Trump Implies That FEMA Could Leave Puerto Rico While the Island Remains in a State of Devastation

FEMA could leave Puerto Rico
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Trump’s Tweets Say That FEMA May Leave the Disaster-Struck U.S. Territory Earlier Than Anticipated

A series of tweets from President Donald Trump imply that the federal government may withdraw the Federal Emergency Management Agency (FEMA) from Puerto Rico earlier than anticipated, despite the U.S. territory still largely in a state of disarray.

“We cannot keep FEMA, the Military and First Responders, who have been amazing (under the most difficult circumstances) in P.R. forever!” the president tweeted on Thursday.

He also mentioned the debt that Puerto Rico faces, which is reported to number around $70.0 billion. Trump quoted author Sharyl Attkisson, saying that Puerto Rico is suffering from a financial crisis “largely of their own making.”

The tweets do little to ease the conflict between Trump and several officials from Puerto Rico, including San Juan Mayor Carmen Yulín Cruz who has been engaged in a public feud with the president for weeks now.

Cruz took to Twitter to lambast the president for his comments, saying the president’s “comments about Puerto Rico are unbecoming of a Commander in Chief they seem more to come from a “Hater in Chief”.”

The president has been on the receiving end of a lot of criticism regarding his handling of the Puerto Rico disaster. After the U.S. territory was ravaged by Hurricane Maria, many commented that the president seemed more preoccupied with NFL players kneeling during the national anthem. Indeed, the president tweeted several times about the NFL players kneeling in protest during the anthem before he commented on Puerto Rico, despite the hurricane having made landfall days before his tweets.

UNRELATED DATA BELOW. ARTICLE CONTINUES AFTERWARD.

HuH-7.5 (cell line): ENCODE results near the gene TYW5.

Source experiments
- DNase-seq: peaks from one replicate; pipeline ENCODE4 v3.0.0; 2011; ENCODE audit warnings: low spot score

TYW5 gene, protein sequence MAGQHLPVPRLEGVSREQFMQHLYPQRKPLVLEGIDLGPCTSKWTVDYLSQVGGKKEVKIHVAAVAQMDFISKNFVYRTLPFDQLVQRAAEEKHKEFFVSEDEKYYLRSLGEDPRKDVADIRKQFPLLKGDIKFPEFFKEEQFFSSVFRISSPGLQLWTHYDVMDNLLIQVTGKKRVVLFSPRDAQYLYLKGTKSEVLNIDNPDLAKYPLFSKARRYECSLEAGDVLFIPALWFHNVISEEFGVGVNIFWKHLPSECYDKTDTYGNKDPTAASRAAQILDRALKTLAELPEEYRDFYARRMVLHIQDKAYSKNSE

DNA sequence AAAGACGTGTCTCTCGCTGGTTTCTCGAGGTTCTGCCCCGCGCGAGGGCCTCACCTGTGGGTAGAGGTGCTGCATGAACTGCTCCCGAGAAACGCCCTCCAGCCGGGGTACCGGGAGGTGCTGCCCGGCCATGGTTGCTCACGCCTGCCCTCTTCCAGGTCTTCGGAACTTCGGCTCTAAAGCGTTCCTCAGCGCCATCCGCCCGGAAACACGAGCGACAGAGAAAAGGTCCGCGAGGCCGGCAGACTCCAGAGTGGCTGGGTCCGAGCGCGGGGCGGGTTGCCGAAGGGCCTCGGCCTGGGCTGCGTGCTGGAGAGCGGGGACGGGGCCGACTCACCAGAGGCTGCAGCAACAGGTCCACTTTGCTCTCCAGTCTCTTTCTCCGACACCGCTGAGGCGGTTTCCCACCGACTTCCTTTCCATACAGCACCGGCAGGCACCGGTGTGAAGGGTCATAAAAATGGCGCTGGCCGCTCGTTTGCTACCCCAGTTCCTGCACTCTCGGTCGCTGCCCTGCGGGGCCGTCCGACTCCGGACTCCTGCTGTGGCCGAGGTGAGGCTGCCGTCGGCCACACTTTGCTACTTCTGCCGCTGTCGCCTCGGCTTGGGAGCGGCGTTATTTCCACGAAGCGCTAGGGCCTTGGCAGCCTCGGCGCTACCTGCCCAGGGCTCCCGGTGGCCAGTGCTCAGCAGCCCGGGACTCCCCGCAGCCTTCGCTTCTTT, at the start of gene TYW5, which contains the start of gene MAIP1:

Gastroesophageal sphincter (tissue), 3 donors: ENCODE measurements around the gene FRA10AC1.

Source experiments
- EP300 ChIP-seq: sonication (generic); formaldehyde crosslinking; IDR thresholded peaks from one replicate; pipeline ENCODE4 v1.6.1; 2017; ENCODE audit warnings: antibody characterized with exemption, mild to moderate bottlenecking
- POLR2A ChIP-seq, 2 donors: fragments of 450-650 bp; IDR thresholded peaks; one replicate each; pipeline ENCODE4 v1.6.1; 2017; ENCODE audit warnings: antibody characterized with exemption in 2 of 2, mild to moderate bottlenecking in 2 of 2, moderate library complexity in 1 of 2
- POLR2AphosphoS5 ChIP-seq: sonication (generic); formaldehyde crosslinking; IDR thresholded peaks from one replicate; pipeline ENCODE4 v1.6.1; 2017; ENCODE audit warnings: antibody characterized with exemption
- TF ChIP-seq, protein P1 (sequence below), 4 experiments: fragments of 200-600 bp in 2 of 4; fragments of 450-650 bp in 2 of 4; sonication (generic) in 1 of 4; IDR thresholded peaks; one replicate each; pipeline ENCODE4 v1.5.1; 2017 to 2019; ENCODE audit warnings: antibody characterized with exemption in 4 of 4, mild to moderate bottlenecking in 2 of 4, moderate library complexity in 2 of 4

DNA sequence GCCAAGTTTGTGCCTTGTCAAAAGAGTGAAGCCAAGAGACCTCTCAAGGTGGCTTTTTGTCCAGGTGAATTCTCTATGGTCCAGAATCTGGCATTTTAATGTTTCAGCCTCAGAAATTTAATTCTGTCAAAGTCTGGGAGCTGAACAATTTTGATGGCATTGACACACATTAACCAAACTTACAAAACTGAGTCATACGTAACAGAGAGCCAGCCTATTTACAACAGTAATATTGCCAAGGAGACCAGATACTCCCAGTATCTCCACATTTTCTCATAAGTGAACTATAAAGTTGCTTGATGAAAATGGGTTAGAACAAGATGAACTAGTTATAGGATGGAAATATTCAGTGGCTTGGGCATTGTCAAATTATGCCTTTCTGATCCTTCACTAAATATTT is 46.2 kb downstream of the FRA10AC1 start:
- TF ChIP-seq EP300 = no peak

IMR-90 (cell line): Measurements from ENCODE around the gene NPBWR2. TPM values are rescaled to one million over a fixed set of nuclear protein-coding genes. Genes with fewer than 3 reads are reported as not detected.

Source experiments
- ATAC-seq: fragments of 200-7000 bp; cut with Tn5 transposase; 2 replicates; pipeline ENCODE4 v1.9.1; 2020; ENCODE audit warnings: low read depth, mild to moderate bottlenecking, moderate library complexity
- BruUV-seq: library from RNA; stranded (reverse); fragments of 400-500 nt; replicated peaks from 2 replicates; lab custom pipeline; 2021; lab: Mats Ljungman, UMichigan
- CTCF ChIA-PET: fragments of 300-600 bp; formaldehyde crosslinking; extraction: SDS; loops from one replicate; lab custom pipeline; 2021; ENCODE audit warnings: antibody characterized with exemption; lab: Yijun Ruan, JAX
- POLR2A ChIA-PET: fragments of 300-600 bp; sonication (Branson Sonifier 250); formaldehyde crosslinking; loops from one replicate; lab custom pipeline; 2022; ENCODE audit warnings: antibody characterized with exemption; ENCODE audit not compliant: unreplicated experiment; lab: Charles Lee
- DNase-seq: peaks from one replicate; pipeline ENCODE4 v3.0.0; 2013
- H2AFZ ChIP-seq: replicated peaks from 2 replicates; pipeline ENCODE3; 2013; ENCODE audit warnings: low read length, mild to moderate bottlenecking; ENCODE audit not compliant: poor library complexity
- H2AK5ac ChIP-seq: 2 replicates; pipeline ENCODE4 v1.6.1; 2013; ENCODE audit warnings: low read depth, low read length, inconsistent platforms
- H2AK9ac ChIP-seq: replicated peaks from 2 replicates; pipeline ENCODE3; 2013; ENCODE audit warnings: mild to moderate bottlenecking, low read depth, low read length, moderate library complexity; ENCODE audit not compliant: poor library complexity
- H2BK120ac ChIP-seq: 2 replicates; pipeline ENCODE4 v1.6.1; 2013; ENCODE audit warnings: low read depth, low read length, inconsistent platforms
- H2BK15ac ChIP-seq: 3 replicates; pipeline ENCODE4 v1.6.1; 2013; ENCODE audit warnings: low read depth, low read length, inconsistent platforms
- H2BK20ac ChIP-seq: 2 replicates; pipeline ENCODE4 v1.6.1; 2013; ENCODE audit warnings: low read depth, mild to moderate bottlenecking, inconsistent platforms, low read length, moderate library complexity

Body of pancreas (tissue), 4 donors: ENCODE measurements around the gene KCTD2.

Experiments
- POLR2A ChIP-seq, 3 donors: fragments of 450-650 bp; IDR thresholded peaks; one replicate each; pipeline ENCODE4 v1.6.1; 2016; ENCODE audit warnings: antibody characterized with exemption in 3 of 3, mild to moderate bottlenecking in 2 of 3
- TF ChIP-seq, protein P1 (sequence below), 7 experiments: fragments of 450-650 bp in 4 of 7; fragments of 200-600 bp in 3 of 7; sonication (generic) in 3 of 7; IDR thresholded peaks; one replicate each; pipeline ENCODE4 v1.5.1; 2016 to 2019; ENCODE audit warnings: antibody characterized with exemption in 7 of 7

The president has also stoked tensions by engaging in a war of words with Cruz, sniping back and forth with the mayor over the disaster relief effort.

At the moment, three weeks after Hurricane Maria first made landfall, only 17% of Puerto Rico’s residents have electricity, according to the island’s government.

Food and water shortages are also said to be a problem, while the country’s infrastructure was deeply impacted by the storm.

FEMA chief Brock Long said earlier in the week that the agency was “making progress every day” on the island, and working “with the governor.” He also said the agency “filtered out [Cruz] a long time ago.”

While politicians are trading barbs with each other over Twitter, however, many are left wondering what the state of the disaster relief effort in the territory.

The situation was deemed so poor by Oxfam that the non-profit said it will be lending aid to Puerto Rico, despite the organization usually avoiding helping out in disaster relief in developed nations.

With the disaster in Puerto Rico not yet close to being solved and politicians continuing to fight amongst themselves, the U.S. seems more divided than ever, especially compared to earlier times of disaster that had often pulled the nation together.


Source

Trump threatens to pull FEMA from Puerto Rico,” MarketWatch, October 12, 2017.

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